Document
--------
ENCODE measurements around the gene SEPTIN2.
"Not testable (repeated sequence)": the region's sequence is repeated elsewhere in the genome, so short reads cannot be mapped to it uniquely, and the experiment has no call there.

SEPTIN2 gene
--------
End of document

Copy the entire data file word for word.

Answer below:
ENCODE measurements around the gene SEPTIN2.
"Not testable (repeated sequence)": the region's sequence is repeated elsewhere in the genome, so short reads cannot be mapped to it uniquely, and the experiment has no call there.

SEPTIN2 gene